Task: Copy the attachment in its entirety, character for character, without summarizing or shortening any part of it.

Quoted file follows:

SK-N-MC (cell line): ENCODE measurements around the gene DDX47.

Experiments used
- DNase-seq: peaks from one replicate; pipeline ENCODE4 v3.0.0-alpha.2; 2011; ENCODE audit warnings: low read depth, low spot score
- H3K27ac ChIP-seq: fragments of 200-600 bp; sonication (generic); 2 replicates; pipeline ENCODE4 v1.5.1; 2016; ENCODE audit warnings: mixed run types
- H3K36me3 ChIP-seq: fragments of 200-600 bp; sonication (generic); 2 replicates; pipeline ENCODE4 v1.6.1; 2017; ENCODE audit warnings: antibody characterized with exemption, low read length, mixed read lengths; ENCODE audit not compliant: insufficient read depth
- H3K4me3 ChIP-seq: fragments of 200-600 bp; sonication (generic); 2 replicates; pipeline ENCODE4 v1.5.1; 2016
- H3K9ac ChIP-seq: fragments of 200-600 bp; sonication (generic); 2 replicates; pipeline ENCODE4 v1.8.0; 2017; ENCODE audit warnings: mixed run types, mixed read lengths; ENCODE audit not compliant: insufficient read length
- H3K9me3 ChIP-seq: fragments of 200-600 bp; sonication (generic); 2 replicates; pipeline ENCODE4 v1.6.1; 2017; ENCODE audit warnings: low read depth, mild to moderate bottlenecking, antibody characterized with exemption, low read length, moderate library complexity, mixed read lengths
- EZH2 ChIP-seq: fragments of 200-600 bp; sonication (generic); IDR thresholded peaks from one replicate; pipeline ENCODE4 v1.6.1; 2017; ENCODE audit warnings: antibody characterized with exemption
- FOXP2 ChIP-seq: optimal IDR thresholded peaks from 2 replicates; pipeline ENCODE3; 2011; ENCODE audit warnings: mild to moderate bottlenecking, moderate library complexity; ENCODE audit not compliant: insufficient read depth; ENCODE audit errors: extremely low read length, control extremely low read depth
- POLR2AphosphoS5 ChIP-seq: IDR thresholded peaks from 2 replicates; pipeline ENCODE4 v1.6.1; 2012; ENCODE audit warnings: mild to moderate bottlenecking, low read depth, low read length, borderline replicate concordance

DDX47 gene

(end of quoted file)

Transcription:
SK-N-MC (cell line): ENCODE measurements around the gene DDX47.

Experiments used
- DNase-seq: peaks from one replicate; pipeline ENCODE4 v3.0.0-alpha.2; 2011; ENCODE audit warnings: low read depth, low spot score
- H3K27ac ChIP-seq: fragments of 200-600 bp; sonication (generic); 2 replicates; pipeline ENCODE4 v1.5.1; 2016; ENCODE audit warnings: mixed run types
- H3K36me3 ChIP-seq: fragments of 200-600 bp; sonication (generic); 2 replicates; pipeline ENCODE4 v1.6.1; 2017; ENCODE audit warnings: antibody characterized with exemption, low read length, mixed read lengths; ENCODE audit not compliant: insufficient read depth
- H3K4me3 ChIP-seq: fragments of 200-600 bp; sonication (generic); 2 replicates; pipeline ENCODE4 v1.5.1; 2016
- H3K9ac ChIP-seq: fragments of 200-600 bp; sonication (generic); 2 replicates; pipeline ENCODE4 v1.8.0; 2017; ENCODE audit warnings: mixed run types, mixed read lengths; ENCODE audit not compliant: insufficient read length
- H3K9me3 ChIP-seq: fragments of 200-600 bp; sonication (generic); 2 replicates; pipeline ENCODE4 v1.6.1; 2017; ENCODE audit warnings: low read depth, mild to moderate bottlenecking, antibody characterized with exemption, low read length, moderate library complexity, mixed read lengths
- EZH2 ChIP-seq: fragments of 200-600 bp; sonication (generic); IDR thresholded peaks from one replicate; pipeline ENCODE4 v1.6.1; 2017; ENCODE audit warnings: antibody characterized with exemption
- FOXP2 ChIP-seq: optimal IDR thresholded peaks from 2 replicates; pipeline ENCODE3; 2011; ENCODE audit warnings: mild to moderate bottlenecking, moderate library complexity; ENCODE audit not compliant: insufficient read depth; ENCODE audit errors: extremely low read length, control extremely low read depth
- POLR2AphosphoS5 ChIP-seq: IDR thresholded peaks from 2 replicates; pipeline ENCODE4 v1.6.1; 2012; ENCODE audit warnings: mild to moderate bottlenecking, low read depth, low read length, borderline replicate concordance

DDX47 gene